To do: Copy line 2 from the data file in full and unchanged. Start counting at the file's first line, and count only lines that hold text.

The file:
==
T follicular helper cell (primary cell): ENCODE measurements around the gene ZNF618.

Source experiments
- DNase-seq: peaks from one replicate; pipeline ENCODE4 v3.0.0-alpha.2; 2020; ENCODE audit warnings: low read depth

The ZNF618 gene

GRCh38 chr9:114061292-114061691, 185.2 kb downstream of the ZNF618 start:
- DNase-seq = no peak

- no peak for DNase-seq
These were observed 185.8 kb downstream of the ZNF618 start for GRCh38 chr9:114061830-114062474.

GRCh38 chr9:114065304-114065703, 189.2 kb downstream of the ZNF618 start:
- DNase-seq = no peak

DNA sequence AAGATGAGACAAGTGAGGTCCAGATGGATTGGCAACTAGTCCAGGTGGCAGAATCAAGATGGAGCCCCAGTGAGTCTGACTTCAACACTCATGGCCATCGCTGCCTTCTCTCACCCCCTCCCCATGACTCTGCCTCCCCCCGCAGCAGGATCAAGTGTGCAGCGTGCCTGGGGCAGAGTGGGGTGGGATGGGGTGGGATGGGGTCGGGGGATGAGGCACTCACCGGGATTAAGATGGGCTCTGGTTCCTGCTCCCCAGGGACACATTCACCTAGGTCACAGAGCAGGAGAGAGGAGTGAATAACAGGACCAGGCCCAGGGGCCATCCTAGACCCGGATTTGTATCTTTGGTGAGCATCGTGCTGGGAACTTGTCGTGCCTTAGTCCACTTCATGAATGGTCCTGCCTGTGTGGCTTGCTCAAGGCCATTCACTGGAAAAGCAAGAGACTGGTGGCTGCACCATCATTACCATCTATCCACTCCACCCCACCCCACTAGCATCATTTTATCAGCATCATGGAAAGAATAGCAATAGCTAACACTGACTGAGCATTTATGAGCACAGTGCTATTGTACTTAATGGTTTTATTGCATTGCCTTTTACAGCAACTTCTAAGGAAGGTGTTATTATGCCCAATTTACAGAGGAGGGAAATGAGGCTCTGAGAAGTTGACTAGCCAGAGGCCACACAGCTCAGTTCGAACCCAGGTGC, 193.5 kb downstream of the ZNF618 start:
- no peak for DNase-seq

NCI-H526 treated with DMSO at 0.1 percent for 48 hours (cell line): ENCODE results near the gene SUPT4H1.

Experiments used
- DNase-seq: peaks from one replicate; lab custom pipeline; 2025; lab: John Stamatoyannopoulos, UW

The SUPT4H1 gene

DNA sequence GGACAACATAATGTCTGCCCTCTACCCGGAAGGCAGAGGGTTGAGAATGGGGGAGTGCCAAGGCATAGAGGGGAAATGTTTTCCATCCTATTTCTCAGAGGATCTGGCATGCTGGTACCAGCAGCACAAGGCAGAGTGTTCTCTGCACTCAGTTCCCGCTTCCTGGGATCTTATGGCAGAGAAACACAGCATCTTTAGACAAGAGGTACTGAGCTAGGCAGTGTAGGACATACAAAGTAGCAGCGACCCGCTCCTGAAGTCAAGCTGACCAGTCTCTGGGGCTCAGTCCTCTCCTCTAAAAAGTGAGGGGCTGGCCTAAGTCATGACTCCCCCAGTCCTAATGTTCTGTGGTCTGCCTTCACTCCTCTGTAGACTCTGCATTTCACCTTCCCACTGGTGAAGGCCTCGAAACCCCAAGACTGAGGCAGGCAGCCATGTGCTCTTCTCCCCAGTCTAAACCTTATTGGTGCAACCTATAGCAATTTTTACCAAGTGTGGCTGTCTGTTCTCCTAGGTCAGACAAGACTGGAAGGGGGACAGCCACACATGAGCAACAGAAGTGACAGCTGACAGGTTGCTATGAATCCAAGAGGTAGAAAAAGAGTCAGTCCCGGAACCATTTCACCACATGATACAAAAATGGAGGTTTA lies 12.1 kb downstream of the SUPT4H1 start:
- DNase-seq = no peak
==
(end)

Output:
Source experiments